Do we produce enough fruits and vegetables to meet global health need?
Siegel, K. R., Ali, M. K., Srinivasiah, A., Nugent, R., & Narayan, K. M. (2014). Do we produce enough fruits and vegetables to meet global health need? PLoS One, 9(8), e104059-e104059. DOI: 10.1371/journal.pone.0104059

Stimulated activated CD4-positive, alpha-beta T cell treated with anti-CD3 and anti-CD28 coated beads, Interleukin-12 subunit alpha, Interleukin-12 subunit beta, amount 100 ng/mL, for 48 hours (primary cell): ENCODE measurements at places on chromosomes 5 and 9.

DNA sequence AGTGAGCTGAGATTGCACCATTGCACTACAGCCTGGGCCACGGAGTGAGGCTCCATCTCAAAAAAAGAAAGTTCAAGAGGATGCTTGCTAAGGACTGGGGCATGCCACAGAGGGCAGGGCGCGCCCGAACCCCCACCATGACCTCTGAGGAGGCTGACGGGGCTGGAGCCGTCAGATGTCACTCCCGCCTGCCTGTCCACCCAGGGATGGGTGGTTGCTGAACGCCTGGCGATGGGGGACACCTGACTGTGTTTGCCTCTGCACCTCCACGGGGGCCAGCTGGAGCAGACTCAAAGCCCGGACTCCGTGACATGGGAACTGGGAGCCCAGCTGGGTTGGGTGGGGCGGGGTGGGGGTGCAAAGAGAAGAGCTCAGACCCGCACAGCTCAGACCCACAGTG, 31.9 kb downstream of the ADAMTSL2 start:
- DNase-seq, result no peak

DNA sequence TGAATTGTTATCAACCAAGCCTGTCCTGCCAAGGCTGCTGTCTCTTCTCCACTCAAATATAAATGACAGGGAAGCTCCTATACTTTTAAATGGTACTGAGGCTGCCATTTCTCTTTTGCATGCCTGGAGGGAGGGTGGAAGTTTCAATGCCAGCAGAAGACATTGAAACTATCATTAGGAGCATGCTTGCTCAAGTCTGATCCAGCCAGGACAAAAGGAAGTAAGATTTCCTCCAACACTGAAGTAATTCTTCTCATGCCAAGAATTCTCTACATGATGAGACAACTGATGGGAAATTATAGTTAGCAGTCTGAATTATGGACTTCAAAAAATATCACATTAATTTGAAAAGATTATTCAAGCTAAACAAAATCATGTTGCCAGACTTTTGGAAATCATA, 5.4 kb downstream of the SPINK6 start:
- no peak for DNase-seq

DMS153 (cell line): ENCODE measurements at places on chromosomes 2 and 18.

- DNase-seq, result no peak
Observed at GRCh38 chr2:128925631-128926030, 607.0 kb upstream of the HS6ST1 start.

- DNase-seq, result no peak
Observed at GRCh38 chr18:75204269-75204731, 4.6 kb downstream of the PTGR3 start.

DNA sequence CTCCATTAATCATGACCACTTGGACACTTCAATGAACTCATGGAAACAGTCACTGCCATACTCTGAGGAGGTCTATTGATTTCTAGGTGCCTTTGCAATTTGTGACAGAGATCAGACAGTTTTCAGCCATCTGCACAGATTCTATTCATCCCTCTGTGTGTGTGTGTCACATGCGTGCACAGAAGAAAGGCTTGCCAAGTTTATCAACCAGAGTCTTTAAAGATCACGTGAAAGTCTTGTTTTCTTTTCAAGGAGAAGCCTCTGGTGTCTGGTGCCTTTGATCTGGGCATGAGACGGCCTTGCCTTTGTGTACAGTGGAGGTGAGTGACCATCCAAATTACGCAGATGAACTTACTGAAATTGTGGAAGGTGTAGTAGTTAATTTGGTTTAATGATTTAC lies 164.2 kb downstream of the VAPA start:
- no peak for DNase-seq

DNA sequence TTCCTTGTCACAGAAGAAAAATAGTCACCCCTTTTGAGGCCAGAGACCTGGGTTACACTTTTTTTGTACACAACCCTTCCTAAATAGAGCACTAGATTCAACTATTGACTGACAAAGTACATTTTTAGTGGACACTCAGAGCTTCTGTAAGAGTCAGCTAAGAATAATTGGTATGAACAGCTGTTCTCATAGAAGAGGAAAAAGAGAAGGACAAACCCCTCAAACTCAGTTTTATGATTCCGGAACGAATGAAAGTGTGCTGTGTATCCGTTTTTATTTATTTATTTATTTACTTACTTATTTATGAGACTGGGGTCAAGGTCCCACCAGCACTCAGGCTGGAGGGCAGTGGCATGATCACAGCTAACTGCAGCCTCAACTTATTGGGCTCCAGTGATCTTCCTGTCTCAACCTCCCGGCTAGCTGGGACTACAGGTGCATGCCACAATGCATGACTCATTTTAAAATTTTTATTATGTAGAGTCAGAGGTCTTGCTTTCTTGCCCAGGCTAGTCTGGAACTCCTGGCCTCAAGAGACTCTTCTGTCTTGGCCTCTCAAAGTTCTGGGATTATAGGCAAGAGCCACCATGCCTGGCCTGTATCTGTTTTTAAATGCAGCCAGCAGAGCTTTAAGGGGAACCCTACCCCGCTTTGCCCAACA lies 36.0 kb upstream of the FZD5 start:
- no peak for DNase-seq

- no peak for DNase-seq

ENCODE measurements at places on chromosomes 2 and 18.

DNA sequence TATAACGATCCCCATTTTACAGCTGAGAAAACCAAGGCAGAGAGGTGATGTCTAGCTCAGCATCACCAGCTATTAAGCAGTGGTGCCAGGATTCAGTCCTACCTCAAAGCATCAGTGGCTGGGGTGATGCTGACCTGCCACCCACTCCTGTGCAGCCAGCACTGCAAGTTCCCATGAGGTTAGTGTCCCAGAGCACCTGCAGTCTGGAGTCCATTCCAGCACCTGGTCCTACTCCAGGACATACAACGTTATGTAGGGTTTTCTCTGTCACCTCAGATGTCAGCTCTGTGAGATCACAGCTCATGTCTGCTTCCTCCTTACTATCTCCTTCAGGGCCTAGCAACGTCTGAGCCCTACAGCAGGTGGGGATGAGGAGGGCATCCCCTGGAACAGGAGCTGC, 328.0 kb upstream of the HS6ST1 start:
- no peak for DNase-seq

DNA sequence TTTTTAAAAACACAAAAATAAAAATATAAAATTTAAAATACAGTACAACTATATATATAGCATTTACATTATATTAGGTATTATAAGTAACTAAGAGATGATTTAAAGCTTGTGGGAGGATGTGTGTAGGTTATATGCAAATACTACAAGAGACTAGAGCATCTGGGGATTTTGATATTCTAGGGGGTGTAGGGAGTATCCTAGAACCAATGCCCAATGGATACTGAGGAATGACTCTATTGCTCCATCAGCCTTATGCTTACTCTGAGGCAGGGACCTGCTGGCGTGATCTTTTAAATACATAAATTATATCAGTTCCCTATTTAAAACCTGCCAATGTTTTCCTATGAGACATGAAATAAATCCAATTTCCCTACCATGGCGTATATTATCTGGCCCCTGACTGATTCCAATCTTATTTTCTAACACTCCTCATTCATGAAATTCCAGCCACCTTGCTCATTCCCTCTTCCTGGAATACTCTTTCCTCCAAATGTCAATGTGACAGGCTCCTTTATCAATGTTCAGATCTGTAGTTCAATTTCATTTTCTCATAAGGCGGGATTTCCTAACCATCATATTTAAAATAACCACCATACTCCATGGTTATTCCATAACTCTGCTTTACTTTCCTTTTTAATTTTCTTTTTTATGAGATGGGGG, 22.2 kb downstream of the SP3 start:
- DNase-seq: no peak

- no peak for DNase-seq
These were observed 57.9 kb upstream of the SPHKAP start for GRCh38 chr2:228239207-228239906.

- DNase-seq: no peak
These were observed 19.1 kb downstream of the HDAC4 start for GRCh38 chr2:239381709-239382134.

BACKGROUND: Low fruit and vegetable (FV) intake is a leading risk factor for chronic disease globally, but much of the world's population does not consume the recommended servings of FV daily. It remains unknown whether global supply of FV is sufficient to meet current and growing population needs. We sought to determine whether supply of FV is sufficient to meet current and growing population needs, globally and in individual countries. METHODS AND FINDINGS: We used global data on agricultural production and population size to compare supply of FV in 2009 with population need, globally and in individual countries. We found that the global supply of FV falls, on average, 22% short of population need according to nutrition recommendations (supply:need ratio: 0.78 [Range: 0.05-2.01]). This ratio varies widely by country income level, with a median supply:need ratio of 0.42 and 1.02 in low-income and high-income countries, respectively. A sensitivity analysis accounting for need-side food wastage showed similar insufficiency, to a slightly greater extent (global supply:need ratio: 0.66, varying from 0.37 [low-income countries] to 0.77 [high-income countries]). Using agricultural production and population projections, we also estimated supply and need for FV for 2025 and 2050. Assuming medium fertility and projected growth in agricultural production, the global supply:need ratio for FV increases slightly to 0.81 by 2025 and to 0.88 by 2050, with similar patterns seen across country income levels. In a sensitivity analysis assuming no change from current levels of FV production, the global supply:need ratio for FV decreases to 0.66 by 2025 and to 0.57 by 2050. CONCLUSION: The global nutrition and agricultural communities need to find innovative ways to increase FV production and consumption to meet population health needs, particularly in low-income countries.